“The better to run with, my child.”
“Grandmother dear, what big ears you have!”
“The better to hear with, my child.”
“Grandmother dear, what big eyes you have!”
“The better to see with, my child.”
“Grandmother dear, what big teeth you have!”
“The better to eat you with!”
With these words, the wicked Wolf leapt upon Little Red Riding Hood and gobbled her up.
– Little Red Riding Hood, Charles Perrault, 1697
Chapter 1: Grim Beginnings
I woke up to concrete brick walls and a single window blocked with iron bars. I rolled over in my cot; it was as hard as rocks. I sat up and pulled my knees against my chest. The room around me was bare; whitewashed walls, a porcelain sink, and a porcelain toilet. There was only one door, a large, green metal door, that was heavily locked from the outside. There was a little, square glass window in the door that allowed the doctors and guards to peer inside my cell. It wasn’t the first time I woken up in the asylum, but with any luck, it would the last.
I get out of my cot and started to stretched my arms and legs. From outside my door, I heard the echoes of footsteps. Soon afterwards, the sound of a baton striking the metal door. “Wake up!” A female guard yelled through the door. A face appeared in the window of the door. It was the face of a dark-skinned woman, her black hair tied into a bun and brown eyes gazing at me through the glass. She smirked and then the sound of several locks being unlocked rang out.
The female guard stepped inside my cell. She was dressed in a blue uniform that had white strips around the wrists her sleeves and around the bottom of her shirt. A brown belt that held up her pants and she wore a pair of black shoes. “Against the wall.” She ordered in a firm tone of voice.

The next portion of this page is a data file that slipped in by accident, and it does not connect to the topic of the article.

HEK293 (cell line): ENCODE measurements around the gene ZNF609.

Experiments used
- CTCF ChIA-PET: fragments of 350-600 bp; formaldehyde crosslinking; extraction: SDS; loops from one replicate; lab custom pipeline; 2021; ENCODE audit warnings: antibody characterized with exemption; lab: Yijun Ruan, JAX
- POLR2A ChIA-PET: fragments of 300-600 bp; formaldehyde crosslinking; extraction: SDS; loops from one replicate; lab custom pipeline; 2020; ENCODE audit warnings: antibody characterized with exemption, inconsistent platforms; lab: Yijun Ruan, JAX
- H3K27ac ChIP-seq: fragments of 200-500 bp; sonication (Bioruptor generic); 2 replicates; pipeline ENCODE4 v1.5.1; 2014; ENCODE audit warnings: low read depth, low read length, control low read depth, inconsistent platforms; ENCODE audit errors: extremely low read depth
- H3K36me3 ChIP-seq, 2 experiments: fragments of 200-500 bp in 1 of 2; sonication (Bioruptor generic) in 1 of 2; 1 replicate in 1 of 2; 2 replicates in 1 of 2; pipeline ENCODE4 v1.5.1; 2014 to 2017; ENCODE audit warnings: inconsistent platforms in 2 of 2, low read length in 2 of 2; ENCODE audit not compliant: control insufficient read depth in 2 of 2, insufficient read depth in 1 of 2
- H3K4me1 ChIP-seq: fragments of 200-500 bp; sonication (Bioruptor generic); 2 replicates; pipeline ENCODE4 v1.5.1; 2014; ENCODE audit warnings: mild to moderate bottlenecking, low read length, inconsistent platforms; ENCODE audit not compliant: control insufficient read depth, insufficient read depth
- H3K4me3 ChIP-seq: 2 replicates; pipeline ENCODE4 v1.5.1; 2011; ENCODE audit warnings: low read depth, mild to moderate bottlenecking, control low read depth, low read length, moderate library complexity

I stepped towards the far and spend my arms and legs out against it. She patted down my legs and arms, checking for anytime that can be used as a weapon. Lucky for me, I wasn’t that crazy.
The female guard scoffed and yelled out: “Clear!” She forcedly pulled me away from the wall and motioned for me to walk forward. I stepped out of my cell and into the eerie, blue-walled hallway. “Move it!” Yelled the female guard as she shoved me in the shoulder. I start to walk down the hall.
Lockwood Asylum. According to the doctors and higher-ups, it was a happy place; a safe haven for those who suffering from antisocial behavior disorders. The façade of a happy and peaceful environment for patients is just that, a façade. Lockwood Asylum was, and will always be, heck. The place was stained with the blood and tears of their patients. The walls, which I assumed were once painted a pleasing color of blue with a hint of pink, were now fainted to reveal white bricks. As I walked down the hallway, I passed the cell doors of the other patients; I tried to ignore the frantic screams, wails, and cries as I walked. I looked up towards one of the windows and for a moment I envisioned that I could fly out the window, but then I remember that they were barred with thick iron bars like the rest of the windows in this accursed place.
“Keep moving!” Yelled the female guard. She shoved me in the shoulder as she shouted, causing me to almost tumble forward onto the floor. Luckily, I was able to catch myself in time. “Walk!” She ordered again. I kept walking.
We arrived at a set of double doors. Standing beside them was a pair of two male guards dressed in the same uniform as the female guard. The guard on the left was sickly pale, bald, and has pale blue eyes that looked like they could stare into my soul; he looked to have several years’ experience in this place. The guard on the right has dark hair to his shoulder, gentle brown eyes, and looked as though he spent an hour under a sunbed; he might be youngest guard here.
The older guard sneered the moment he saw me. I shot draggers at him with my eyes. “This one’s transferring I presume?” He asked.
“Release.” Answered the female guard.
The older guard tried and failed to silence a laugh. The female guard laughed along with him. Meanwhile, the younger guard was smiling at me, but I could tell that he was torn. Over what, I didn’t know at the time.